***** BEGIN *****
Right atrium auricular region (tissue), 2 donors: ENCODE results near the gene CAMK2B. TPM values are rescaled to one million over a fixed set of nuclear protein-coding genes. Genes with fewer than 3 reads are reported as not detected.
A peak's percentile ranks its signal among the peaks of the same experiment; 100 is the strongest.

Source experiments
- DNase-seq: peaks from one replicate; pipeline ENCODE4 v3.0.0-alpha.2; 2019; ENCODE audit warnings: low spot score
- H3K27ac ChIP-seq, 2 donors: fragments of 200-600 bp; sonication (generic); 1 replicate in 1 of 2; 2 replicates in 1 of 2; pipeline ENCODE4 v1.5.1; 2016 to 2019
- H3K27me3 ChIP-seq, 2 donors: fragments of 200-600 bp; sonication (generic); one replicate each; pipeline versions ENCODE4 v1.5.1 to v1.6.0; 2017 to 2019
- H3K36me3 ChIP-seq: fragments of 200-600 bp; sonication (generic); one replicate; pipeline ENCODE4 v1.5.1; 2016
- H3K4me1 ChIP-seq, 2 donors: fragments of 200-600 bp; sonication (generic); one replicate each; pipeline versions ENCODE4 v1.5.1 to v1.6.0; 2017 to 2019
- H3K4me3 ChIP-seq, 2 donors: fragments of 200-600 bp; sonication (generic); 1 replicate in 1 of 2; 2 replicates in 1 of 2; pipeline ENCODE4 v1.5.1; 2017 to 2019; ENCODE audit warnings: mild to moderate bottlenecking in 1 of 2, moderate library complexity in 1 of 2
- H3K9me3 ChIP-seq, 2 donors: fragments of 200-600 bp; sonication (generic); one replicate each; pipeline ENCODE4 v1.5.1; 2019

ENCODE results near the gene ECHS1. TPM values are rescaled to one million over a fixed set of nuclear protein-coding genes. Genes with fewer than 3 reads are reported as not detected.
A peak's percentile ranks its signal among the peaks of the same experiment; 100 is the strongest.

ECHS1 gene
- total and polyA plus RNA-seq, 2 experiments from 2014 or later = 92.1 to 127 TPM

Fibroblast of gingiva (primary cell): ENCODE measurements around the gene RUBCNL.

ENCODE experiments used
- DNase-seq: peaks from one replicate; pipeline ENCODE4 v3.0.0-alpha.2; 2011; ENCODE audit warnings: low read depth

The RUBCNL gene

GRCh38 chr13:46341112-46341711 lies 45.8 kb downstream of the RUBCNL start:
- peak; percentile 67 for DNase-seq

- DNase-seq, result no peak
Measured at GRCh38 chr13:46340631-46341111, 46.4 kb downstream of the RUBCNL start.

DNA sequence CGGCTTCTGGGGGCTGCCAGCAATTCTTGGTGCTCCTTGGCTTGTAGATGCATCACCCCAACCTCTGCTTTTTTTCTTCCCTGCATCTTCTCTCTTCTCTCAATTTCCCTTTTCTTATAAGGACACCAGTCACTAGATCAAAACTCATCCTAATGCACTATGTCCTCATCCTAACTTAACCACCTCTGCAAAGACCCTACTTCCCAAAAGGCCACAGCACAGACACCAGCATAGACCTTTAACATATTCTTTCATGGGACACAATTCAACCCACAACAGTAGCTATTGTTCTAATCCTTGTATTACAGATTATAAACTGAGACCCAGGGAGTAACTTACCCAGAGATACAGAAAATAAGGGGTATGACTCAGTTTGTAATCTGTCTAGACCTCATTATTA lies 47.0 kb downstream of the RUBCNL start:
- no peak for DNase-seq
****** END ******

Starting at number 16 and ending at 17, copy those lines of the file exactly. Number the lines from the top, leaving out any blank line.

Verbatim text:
ENCODE experiments used
- DNase-seq: peaks from one replicate; pipeline ENCODE4 v3.0.0-alpha.2; 2011; ENCODE audit warnings: low read depth